The ground-breaking Covid Commercial Rent Arrears arbitration scheme imposed a moratorium on landlord’s enforcement action for ringfenced arrears until 23 September 2022. Tenants have not, on the whole utilised the scheme. As the end-date looms closer and there are no whispers of an extension (unsurprising in the wake of the reshufflings at Downing Street… there are likely one or two items further up their current agenda!), debt enforcement action is on the rise and we are seeing an upturn in landlords and developers considering all of the options open to them to protect income streams in their investments.

In this blog, we highlight two recent cases which will only serve to bolster landlords considering action against defaulting tenants for Covid-19 period arrears.

Landlord secures summary judgment for £141,000 of rent arrears from former tenant and guarantor, dismissing claims that the assignee tenant’s court sanctioned restructuring plan varied the lease or released their liability

Oceanfill Ltd v Nuffield Health Wellbeing Ltd & Cannons Group Limited

This case concerned a gym in Leeds, originally let to Nuffield Health and later assigned to Virgin Active. Nuffield and their guarantor, Cannon, guaranteed Virgin Active’s performance of the lease covenants in the Licence to Assign.

In 2021, the High Court approved a part 26A restructuring plan for Virgin Active under the Companies Act 2006. The effect for the landlord, Oceanfill, was that all past, present and future payments which Virgin Active were obliged to make under the lease were compromised. Oceanfill received a lump sum under the restructuring plan, but it fell (very) short, so it issued proceedings against Nuffield and Cannon for the shortfall.

The defendants argued that the restructuring plan had varied the lease so that payments had not fallen due to invoke their obligation to pay under the term of the Licence. In the alternative, they argued that the restructuring plan operated as a variation of the lease and as they had not consented to any variations, it had released their obligations in the Licence.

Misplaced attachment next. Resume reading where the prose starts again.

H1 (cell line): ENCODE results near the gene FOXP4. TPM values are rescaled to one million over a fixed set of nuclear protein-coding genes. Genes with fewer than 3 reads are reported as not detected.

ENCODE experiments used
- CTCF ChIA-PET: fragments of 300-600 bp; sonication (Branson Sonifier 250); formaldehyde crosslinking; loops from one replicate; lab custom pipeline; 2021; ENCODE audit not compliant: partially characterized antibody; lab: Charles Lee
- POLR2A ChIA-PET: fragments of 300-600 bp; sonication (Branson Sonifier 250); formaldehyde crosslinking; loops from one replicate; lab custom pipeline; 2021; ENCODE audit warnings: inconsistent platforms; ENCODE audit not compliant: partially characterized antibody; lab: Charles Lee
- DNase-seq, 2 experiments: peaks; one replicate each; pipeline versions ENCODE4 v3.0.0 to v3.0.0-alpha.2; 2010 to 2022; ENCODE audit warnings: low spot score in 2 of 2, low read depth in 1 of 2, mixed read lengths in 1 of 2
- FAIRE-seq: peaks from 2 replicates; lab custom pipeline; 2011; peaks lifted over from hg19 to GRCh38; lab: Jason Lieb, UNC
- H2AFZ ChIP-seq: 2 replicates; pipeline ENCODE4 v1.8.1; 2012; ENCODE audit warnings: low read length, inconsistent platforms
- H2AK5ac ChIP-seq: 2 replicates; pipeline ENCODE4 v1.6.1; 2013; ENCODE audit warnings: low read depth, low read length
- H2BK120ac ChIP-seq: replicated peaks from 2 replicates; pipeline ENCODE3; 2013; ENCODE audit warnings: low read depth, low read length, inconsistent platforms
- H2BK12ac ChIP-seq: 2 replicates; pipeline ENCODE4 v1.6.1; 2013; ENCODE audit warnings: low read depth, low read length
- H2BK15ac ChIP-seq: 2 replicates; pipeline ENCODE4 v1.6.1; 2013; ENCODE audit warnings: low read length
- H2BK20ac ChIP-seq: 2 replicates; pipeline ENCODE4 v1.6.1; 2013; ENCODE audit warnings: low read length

Both defences failed. Whilst the restructuring plan released the tenant’s liability, it did not vary the terms of the lease. The Licence was clearly drafted that a release would not arise on a variation of the lease but could only be given under seal (ie in a formal deed of release).

Court of Appeal dismisses “Covid defences” based on implied terms and failure of basis

Bank of New York Mellon (International) Ltd v Cine-UK Ltd; London Trocadero (2015) LLP v Picturehouse Cinemas Ltd and others

Avid readers of our blog will recall our previous posts on these cases. The High Court acknowledged that for certain periods it was unlawful to operate the premises as a cinema due to Covid-19 restrictions, and at other times it was uneconomic to do so. But there was no real prospect of the tenants establishing that terms should be implied to the effect that the payment obligations under the leases were suspended during those periods. Nor was there any real prospect of establishing that there had, in the circumstances, been a “failure of basis“. As such, the tenants could not avoid paying rent for the affected period. However, the tenants appealed, leaving uncertainty for landlords with similar cases.

The Court of Appeal has now dismissed appeals against the grant of summary judgment to commercial landlords for payment of accrued rent in two cases where the relevant premises (in each case operated as cinemas) had to be closed for extended periods due to Covid restrictions.

Click here for our full article analysing these cases (previously published on our Litigation Notes blog).

Of course, court proceedings against the tenant or a third-party guarantor are just a couple of the options in the suite of remedies that may be available to a landlord of commercial premises, now that the various moratoriums imposed during the Covid-19 period have expired (and assuming that the arbitration scheme is not extended). Which remedy will be the appropriate next step for landlords will depend on many factors, including the relationship between the parties, the viability of the tenant’s business and whether it holds assets against which a judgment may ultimately be enforced. For forfeiture, the potential for reletting will be critical. However, with the ‘cost of living crisis’ and businesses buckling under the weight of energy costs, landlords will be monitoring tenant default particularly closely over the coming months.

For further information please contact:

Matthew Bonye
Matthew Bonye
Partner and Head of Real Estate Dispute Resolution, London
+44 20 7466 2162
Shanna Davison
Shanna Davison
Professional Support Lawyer, Real Estate Dispute Resolution, London
+44 20 7466 7561
Matthew Weal
Matthew Weal
Senior Associate, Real Estate Dispute Resolution, London
+44 20 7466 7535